Property owners in St. Louis County will be greeted with a letter in the mail over the next few weeks that will play a large role in how much their eventual tax bill is for next year.  It's the time of year that the county sends out their annual Estimated Market Value (EMV) notifications.  Many property owners might be surprised to see that the value of the land and structures they own has gone up.  In some cases, significantly.

For some, the Estimated Market Value statement is the first clue they have in what their property taxes could look like in the future.  That statement provides details on a property's estimated market value - the price a property would sell for on the open market - as well as its classification.

According to Minnesota law, all property in the state must be valued at their market value for eventual taxation purposes.  That estimated value number looks at the total worth of the parcel - from the land, the structures built on it, and any improvements to both.

St. Louis County Sheriff, Duluth Police public safety building in Duluth, MN
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That estimated value and market classification is later used to determine the eventual property tax amount due to the county. Market value for 2022's assessment is determined by the county by January 2, 2022; that assessed market value will then be used to calculate the 2023 property tax bill.

It's worth noting that assessors don't create value for a property.  Their role is to interpret what is happening in the marketplace.  To do so, they also review sales activity that took place during the set period.  For the Estimated Market Value notifications that are going out right now (for 2023 taxes), the real estate sales activity period is October 1, 2020 to September 30, 2021.

It's that time period that could cause many property owners in St. Louis County to see an increase on their Estimated Market Value notification.  In some cases, that increase could be substantial.

Property Tax
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During this past year, St. Louis County experienced "the busiest real estate market....in 20 years".  A perfect storm - an increased demand and short supply of residential property - created a sellers market; that sellers market drove home value up steeply. Historically low interest rates added to the situation.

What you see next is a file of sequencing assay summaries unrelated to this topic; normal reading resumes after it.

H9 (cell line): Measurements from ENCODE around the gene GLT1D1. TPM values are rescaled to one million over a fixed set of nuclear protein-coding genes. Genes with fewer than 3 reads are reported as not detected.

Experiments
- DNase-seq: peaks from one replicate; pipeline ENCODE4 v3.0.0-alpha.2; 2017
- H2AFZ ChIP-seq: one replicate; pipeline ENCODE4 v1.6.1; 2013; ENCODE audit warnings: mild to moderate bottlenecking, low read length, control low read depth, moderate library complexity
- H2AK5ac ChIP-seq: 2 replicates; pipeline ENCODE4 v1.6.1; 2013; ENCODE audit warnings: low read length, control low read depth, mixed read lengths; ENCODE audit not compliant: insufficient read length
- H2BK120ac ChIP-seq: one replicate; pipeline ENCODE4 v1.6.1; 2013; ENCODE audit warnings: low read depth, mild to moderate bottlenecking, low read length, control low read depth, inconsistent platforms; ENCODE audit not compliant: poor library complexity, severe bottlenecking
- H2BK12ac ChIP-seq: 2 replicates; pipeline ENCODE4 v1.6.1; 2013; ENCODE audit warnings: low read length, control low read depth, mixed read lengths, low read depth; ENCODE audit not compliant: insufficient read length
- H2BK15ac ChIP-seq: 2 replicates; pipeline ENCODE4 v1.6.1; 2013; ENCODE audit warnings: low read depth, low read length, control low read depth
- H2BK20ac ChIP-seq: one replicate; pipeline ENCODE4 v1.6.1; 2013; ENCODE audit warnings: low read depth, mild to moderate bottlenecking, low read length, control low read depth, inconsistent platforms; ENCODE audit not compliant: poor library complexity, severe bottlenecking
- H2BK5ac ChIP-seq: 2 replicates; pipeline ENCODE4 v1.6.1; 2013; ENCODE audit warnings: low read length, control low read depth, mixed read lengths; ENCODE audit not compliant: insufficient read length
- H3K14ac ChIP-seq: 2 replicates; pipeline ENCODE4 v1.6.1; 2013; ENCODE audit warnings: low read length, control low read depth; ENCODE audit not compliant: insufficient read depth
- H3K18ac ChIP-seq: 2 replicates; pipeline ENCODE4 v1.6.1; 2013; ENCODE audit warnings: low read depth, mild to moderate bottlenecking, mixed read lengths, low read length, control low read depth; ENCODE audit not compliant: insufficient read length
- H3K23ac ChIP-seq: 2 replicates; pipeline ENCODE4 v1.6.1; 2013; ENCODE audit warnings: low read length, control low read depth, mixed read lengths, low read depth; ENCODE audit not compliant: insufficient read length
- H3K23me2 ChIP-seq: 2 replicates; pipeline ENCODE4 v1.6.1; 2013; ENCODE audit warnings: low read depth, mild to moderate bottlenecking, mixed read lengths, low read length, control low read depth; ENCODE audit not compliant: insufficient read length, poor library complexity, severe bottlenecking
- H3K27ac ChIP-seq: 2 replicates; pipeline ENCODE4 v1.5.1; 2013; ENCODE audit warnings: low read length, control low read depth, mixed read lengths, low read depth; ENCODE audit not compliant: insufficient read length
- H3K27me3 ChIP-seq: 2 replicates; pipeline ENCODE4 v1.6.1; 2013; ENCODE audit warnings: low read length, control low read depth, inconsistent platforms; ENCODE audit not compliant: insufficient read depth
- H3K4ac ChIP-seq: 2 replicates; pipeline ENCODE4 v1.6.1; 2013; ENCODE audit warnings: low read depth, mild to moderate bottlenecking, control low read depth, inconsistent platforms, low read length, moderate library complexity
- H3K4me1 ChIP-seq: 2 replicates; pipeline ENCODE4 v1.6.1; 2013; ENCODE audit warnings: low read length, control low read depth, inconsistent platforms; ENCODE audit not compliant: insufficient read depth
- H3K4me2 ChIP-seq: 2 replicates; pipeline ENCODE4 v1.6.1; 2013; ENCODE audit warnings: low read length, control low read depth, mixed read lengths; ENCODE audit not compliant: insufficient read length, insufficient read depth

At the same time, there was a dramatic increase in the cost of materials needed for construction - especially home construction.

The sharp rise in estimated market values isn't just occurring in St. Louis County. It's worth noting that this is the case in neighboring counties - and around the country, too.

St. Louis County officials are quick to note that an increase in the Estimated Market Value doesn't necessarily mean that property taxes for a parcel will go up.  A number of other factors are plugged into the equation at tax time - including local city and school district budgets, levies, etc.

County officials have shared, though that "this significant increase in residential property values is expected to shift a higher share of the levy to homeowners versus to those owning commercial properties and other classifications".

Property Tax Written On Blackboard With House Model On Calculator
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Property owners that have specific questions in relation to their Estimated Market Value can check out the St. Louis County website.  "Any property owners with questions specific to their valuation and classification notice should contact their assessor first; contact information can be found at the bottom right of the front page of the notice or online".  They add that "issues can often be resolved at this level without the necessity to file an appeal".

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